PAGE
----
Evansburg residents return home after latest wildfire evacuation order ends

·3 min read
People were allowed to return to the hamlet of Evansburg, Alta., west of Edmonton, on Wednesday. (Kory Siegers/CBC - image credit)
People were allowed to return to the hamlet of Evansburg, Alta., west of Edmonton, on Wednesday. (Kory Siegers/CBC - image credit)

Sylvia and Tony Barteski are becoming well-versed in heeding emergency alert and leaving their home quickly — maybe a little too well-versed.

They were forced from their home in Evansburg twice in the past two weeks due to the threat of wildfires, and they know with weekend temperatures approaching 30 C, it could happen again.

"But this time, I'm going to be prepared," Sylvia Barteski said Wednesday. "I'm going to put whatever we need in there and just sit tight," she added, pointing to the couple's vehicle.

The couple didn't have much time when they were first told to leave the community, about 120 kilometres west of Edmonton, two weekends ago. At the time, several wildfires threatened the hamlet of about 800 people.

"They told us to, you know, get ready and go," Tony Barteski said. "[Sylvia] just grabbed whatever she could, and we went."

Kory Siegers/CBC
Kory Siegers/CBC

Evansburg is one of several small communities in Yellowhead County that have been through multiple evacuation orders since the wildfires began late last month.

The most recent came last Thursday. But six days later, the Barteskis were glad to come back, happy to find their house still standing, but surprised by how smoky it was.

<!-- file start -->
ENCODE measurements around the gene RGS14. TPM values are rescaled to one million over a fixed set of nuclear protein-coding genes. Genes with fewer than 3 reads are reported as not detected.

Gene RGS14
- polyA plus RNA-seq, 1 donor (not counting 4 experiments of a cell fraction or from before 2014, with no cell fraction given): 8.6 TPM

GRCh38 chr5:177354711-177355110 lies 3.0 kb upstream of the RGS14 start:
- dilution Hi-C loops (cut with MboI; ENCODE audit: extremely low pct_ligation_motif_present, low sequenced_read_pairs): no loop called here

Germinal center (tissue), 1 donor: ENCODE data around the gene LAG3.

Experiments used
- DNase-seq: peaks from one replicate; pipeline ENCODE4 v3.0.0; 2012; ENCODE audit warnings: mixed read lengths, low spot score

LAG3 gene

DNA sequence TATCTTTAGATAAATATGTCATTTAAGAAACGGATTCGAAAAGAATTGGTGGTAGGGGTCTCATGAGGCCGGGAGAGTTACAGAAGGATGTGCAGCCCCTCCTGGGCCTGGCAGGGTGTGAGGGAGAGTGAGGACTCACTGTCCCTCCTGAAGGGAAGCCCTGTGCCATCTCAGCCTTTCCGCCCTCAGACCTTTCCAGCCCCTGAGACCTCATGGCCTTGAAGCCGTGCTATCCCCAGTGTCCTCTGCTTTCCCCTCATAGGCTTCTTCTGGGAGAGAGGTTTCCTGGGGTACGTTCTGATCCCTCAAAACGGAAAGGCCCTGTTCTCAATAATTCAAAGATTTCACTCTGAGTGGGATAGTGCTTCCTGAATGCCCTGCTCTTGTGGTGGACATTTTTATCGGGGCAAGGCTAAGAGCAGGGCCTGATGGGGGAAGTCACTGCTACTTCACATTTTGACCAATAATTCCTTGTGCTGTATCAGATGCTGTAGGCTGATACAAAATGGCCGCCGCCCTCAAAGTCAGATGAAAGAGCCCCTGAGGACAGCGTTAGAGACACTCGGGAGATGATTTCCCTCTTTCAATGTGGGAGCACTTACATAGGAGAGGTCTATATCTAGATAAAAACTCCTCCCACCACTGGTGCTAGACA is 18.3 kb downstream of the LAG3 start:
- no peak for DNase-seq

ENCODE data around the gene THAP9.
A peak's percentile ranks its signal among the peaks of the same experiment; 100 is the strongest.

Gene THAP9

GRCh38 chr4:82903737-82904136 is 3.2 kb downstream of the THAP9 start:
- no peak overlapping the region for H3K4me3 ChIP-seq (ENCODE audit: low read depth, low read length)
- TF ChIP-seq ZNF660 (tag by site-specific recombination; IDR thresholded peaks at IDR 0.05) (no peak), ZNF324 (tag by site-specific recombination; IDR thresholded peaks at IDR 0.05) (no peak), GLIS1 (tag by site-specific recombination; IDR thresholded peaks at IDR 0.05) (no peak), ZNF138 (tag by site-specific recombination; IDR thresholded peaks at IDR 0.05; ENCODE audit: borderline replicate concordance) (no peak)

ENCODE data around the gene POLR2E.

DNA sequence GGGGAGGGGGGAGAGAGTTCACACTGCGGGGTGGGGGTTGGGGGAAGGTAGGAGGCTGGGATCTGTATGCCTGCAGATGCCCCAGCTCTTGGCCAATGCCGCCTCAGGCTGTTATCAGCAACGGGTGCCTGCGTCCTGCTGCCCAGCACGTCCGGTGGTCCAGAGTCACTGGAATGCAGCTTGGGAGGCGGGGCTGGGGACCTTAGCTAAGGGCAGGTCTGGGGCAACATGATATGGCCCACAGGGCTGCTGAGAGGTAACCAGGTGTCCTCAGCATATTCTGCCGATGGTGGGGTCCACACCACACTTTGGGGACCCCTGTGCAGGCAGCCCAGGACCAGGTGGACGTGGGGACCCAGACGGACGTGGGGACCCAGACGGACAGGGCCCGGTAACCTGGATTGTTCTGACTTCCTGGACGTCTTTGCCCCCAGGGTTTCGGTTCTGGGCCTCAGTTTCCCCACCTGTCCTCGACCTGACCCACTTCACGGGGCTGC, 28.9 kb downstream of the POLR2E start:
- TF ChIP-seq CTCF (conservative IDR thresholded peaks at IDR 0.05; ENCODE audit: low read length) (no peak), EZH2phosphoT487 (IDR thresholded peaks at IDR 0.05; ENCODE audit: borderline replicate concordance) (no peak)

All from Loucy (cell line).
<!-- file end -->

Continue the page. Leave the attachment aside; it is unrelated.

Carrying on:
The smoke struck Susan Gilbert, too, as she made her way home to Evansburg on Wednesday.

"It was already burnin' my eyes as we were coming down the hill," she said. "I didn't expect to see this much smoke."

Gilbert said while she's not worried about herself, she is concerned for the health of her neighbours.

"The people that actually have a hard time breathing, if they decide to come back, it's going to be really hard on them," she said.

Kory Siegers/CBC
Kory Siegers/CBC

Gilbert said she's had to flee from her home six times in her life, and like the Barteskis, she dealt with an evacuation twice in the past two weeks.

"It's never pleasant," she said.

When the first evacuation order came down, Gilbert said she wasn't home, and she didn't have a chance to go back to get anything. The second time, she said she was out again, but she managed to return for five minutes to tend to the meat she had left cooking.

Gilbert knows a third order could come this weekend with the looming heat, and she said this time, she'll be better prepared. She added that at the very least, she's glad to be back for now, if only to have the chance to clean out her fridge.

Questions about election timing

Gilbert has nothing but praise for the people who are dealing with the wildfires directly.

"I commend anybody that was out there in the front lines where the fire actually was," she said. "And even the people that have to put up the blockades and sit in their trucks and keep people away and everything. That's not pleasant for them."

But both she and the Barteskis said they don't think Albertans should have to deal with an election right now.

The province is set to go to the polls May 29, and there's no move yet to postpone the vote.

Kory Siegers/CBC
Kory Siegers/CBC

At a wildfire update Saturday, Premier Danielle Smith said that she doesn't think the wildfires will force a complete delay in the election, but that what happens in some communities will depend on how the situation evolves.

"These are localized matters, and Elections Alberta informed me that they would be making local accommodations," she said.

Gilbert said she thinks voting should be postponed.

"I think people have to have a chance to get home and get settled again before they have to start thinking about an election," she said.

Tony Barteski said he believes people should be able to get back to normal again before voting. His wife couldn't agree more.

"I think people have enough to deal with right now," she said.